Hazelnut Tofu (Hazelnut Dofu)

Hazelnut Tofu (Hazelnut Dofu)

Imagine the flavour of roasted nuts captured into a creamy pudding. That's what Hazelnut Dofu is all about. It's inspired by Goma Dofu, a traditional Japanese appetiser that is made with sesame seeds and kuzu starch. But you can follow the same method and turn any nut...

Potaje de Garbanzos (Spanish Chickpea, Potato & Spinach Stew)

Potaje de Garbanzos (Spanish Chickpea, Potato & Spinach Stew)

During my search for traditional plant-based dishes from around the world two themes reappear time and again. Religion and poverty. Both of these have long shaped food cultures towards naturally vegan options. Potaje de Garbanzos is a great example. The comforting...

Coconut Milk (1 Ingredient)

Coconut Milk (1 Ingredient)

Making your own coconut milk from scratch might seem futile. After all, it's easily available in cans in most stores. However, many brands use added thickeners and stabilisers to give the coconut milk a creamy texture that doesn't separate, and even organic coconut...

Ugali (Tanzanian Maize Meal)

Ugali (Tanzanian Maize Meal)

Across the African Great Lakes region, you'll find versions of Ugali. Most parts of Tanzania and Kenya share the same name for it, while it's known as Sadza in Zimbabwe. The Malawian version is called Nsima and was even added to the UNESCO Representative List of the...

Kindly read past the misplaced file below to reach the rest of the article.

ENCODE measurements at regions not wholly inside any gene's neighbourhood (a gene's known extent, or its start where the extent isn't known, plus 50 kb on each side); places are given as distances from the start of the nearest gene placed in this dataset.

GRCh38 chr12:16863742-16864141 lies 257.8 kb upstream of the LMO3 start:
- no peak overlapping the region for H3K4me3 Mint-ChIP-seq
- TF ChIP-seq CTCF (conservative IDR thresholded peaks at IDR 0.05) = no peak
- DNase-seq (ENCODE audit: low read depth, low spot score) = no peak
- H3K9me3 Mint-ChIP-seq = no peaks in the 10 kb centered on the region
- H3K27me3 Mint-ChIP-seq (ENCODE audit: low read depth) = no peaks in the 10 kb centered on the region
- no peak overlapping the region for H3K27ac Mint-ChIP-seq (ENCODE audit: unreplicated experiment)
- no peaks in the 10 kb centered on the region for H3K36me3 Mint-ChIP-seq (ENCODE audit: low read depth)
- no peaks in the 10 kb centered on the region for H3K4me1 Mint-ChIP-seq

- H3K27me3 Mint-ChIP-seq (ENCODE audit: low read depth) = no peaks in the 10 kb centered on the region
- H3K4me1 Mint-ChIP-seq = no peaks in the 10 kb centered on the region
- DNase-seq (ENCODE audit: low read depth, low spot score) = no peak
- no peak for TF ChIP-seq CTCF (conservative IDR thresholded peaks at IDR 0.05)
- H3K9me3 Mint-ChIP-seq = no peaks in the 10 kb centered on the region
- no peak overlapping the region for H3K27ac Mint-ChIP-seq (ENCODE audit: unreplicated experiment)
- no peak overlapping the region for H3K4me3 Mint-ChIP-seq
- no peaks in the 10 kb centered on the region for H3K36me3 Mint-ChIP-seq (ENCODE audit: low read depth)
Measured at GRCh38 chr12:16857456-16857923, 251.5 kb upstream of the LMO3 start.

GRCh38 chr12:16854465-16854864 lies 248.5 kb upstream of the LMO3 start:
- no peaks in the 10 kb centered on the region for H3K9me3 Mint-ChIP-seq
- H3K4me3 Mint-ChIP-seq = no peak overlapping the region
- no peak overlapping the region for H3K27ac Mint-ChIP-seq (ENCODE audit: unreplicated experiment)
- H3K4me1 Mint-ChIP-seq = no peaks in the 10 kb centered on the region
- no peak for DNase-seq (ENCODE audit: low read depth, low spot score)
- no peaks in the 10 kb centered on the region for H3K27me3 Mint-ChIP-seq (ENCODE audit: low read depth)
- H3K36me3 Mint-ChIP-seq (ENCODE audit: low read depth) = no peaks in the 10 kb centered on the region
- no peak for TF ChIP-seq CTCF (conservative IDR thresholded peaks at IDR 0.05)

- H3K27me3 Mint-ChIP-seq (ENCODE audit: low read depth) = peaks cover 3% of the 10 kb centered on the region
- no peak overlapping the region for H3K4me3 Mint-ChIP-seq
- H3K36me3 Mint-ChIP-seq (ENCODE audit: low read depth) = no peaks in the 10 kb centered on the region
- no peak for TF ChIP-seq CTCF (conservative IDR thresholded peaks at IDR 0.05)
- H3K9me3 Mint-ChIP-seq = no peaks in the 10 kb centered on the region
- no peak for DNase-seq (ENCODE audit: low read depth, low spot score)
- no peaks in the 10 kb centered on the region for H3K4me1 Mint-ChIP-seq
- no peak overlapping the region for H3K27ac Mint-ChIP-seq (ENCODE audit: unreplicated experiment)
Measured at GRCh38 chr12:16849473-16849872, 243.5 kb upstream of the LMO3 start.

Pani Walalu (Sri Lankan New Year Sweet)

Pani Walalu (Sri Lankan New Year Sweet)

Sinking your teeth into Pani Walalu is a textural delight as much as it is a flavourful sensation. Crispy and sweet on the outside, soft and slightly savoury on the inside, these fermented urad dal sweets are an unusual but extremely satisfying treat. They are...

Tahdig-Inspired Crispy Saffron Rice

Tahdig-Inspired Crispy Saffron Rice

Tahdig is a culinary highlight of Persian cooking. Perfectly steamed rice made better by giving it an incredibly crispy bottom layer. Traditionally, it's made with butter and/or yoghurt, but I've always been craving a naturally plant-based version of this crispy rice....

How to Bloom Saffron

How to Bloom Saffron

Measured by weight, saffron is valued more than gold. It takes 75,000 blossoms to produce 1 pound of saffron, and each individual stigma needs to be picked by hand at the prime of its season. Add to the the intense aroma and flavour of saffron and it's no surprise...